The book covers most of the hot-button issues during the Filmon government years, from balanced budgets, health-care reform and the save-the-Winnipeg-Jets campaign, to the 1997 Flood of the Century and the privatization of the Manitoba Telephone System.

Like most books written by former politicians, Filmon spends a lot of time defending his government’s record. There are no apologies in the 280-page memoir; nothing the former premier reflects on that he would have done differently.

Some of it is a rehash of old political battles, deep wounds that will probably never heal. The partisan brawls over health-care reform, especially the often sensationalized “hallway medicine” and “frozen hospital food” sagas, still appear to be a thorn in Filmon’s side, who points out his successors were unable to do any better than he did.

“After 15 years of NDP government, Manitoba still had hallway medicine, overcrowded ERs, and among the longest waiting lists in Canada for most procedures,” he wrote.

Filmon attempts to explain why he blamed flood victims during the 1997 flood for “building on a floodplain,” and how some “tried to game the system” by tossing furniture into their flooded basements. On the privatization of MTS, he said he never promised Manitobans that he would not sell the Crown corporation, despite claims to the contrary by his political opponents.

(It is true, he never made that pledge. The closest Filmon ever came was on May 24, 1995 when he said in the legislature that “we do not have any plans” to privatize the Crown corporation, but that his government would “keep an open mind on all opportunities that are presented to us.” A year and a half later, the Tories announced MTS would be sold off.)

Cabinet making is one of the toughest and loneliest jobs for any first minister. For Filmon, one of his most difficult decisions was to exclude longtime Tory MLA Harry Enns from his first cabinet. The rural MLA, who died in 2010, served in Tory cabinets dating back to former premier Duff Roblin. He was a seasoned politician and a strong supporter of Filmon, but he also suffered from untreated alcoholism. Filmon couldn’t have him in cabinet until he dealt with his drinking problem, which he did following an impaired driving charge.

“Enns went away to an addictions treatment centre and shortly after his return, I appointed him to cabinet, where he served with great effect for more than a decade,” Filmon wrote, calling Enns an “icon.”

Manitobans never knew it at the time but Gary and Janice Filmon came very close to being victims of a plane crash, just a few weeks after Janice underwent treatment for breast cancer in 1989. The couple were flying back to Winnipeg from Dauphin (where Filmon had a speaking engagement) in a small aircraft when one of the landing wheels wasn’t fully extended. The young pilot had to circle around the control tower in Winnipeg so officials below could visually verify how many wheels were down. They could see all three, but the indicator light still showed one wheel was not down. It was possible one of them was not locked into place. The Filmons were given instructions to assume a crash-landing position.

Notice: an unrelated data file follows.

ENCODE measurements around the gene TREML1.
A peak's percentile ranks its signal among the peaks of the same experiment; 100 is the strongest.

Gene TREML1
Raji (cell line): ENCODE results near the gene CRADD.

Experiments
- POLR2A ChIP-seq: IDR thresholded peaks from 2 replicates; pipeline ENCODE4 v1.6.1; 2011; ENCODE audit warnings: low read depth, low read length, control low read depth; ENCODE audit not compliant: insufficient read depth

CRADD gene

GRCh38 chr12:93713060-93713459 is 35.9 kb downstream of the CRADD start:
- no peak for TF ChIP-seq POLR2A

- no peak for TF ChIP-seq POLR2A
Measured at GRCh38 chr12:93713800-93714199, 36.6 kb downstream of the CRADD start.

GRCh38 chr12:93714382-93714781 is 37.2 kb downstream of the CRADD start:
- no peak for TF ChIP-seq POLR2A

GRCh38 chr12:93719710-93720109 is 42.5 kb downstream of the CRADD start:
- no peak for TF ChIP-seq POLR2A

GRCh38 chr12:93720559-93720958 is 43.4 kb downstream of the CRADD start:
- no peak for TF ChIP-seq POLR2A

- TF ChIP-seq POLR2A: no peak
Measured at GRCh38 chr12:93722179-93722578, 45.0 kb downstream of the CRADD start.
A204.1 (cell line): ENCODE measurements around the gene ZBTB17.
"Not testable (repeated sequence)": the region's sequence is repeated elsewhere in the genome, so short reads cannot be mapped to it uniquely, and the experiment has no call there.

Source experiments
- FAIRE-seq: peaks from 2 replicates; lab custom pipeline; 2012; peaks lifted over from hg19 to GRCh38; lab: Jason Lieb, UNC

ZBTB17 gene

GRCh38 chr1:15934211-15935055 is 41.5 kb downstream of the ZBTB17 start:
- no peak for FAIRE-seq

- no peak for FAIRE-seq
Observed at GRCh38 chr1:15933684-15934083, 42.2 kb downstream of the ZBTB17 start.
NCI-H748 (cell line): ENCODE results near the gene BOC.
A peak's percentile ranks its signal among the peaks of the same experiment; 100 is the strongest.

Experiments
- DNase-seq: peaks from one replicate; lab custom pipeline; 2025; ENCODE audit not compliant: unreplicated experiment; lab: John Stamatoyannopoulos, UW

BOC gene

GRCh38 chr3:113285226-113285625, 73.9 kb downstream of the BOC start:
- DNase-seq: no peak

“We dutifully followed instructions, assumed the position, held hands tightly, prayed together and waited for what seemed an eternity,” Filmon wrote. “In an instant it was over. We landed safely.” The story was never reported in the media.

Filmon devotes considerable space in his book to Janice (who he says deserves her own book), how he “married up” when they tied the knot and how influential she was throughout his political career. Janice, now in her seventh year as lieutenant-governor, played key roles in inter-governmental relations, including during trade missions when Canadian premiers travelled abroad to promote bilateral trade.

No book on the Filmon years would be complete without a chapter on the Tory vote-rigging scandal. Filmon doesn’t shy away from it. It’s a black mark on his government’s record, which saw senior party officials secretly fund three Indigenous candidates in rural Manitoba during the 1995 provincial election. The goal: to split the vote with the NDP.

“I was disappointed in everyone involved in that,” Filmon said in an interview. “It was clearly wrong. It was a foolhardy expedition.”

There was no evidence Filmon knew anything about the scheme, the details of which weren’t revealed until three years later when a CBC reporter convinced one of the Indigenous candidates, Daryl Sutherland, to tell his story. The plan was hatched by several Tory strategists, including Filmon’s chief of staff Taras Sokolyk. Filmon said he decided to testify at the inquiry in 1998 because he felt it was the only way to convince the public he had nothing to do with it.

“It was gruelling,” said Filmon of the six-hour grilling, including by NDP lawyer Mel Myers. “I firmly believed that the only way the public would really be satisfied was if I testified under oath, so I did.”

Filmon doesn’t name Sokolyk or Jules Benson, head of treasury board secretariat at the time, in his book. Sokolyk took $4,000 from the PC party fund to bankroll the Indigenous candidates; Benson tried to help him cover it up by returning the money and fudging the party’s books.

Filmon says he has spoken with Sokolyk many times since the inquiry, including in social settings.

“I don’t think things like this, which is an error in judgment, should be a detriment to a person being able to have a normal life and a productive future,” he said.

No one can be certain, but the vote-rigging scandal could have been the final straw that knocked the Tories out of government in 1999. It wasn’t the only tough issue facing the PC party at the time. Hallway medicine and health-care reform weighed heavily on the minds of voters and selling off MTS without a mandate was also seen as unforgivable for some voters. Still, with the economy growing at a steady pace, the books balanced and Manitobans enjoying modest tax relief, Filmon had a chance.

“I had lots of reasons why I should have stepped aside from my own personal standpoint which was, I could have been getting corporate appointments and all manner of different offers because of my experiences and my time in office,” Filmon said.

The party’s internal polling showed the Tories could still win with Filmon at the helm. They came close, losing 32 to 24 in seats to the NDP, but only four percentage points behind in the popular vote. Seven ridings were won by fewer than 300 votes, including four won by the NDP.

“I worked harder in that election than I had in any of the previous ones that I had won,” said Filmon. “But it just wasn’t meant to be.”

Tom Brodbeck

Tom Brodbeck

Tom has been covering Manitoba politics since the early 1990s and joined the Winnipeg Free Press news team in 2019.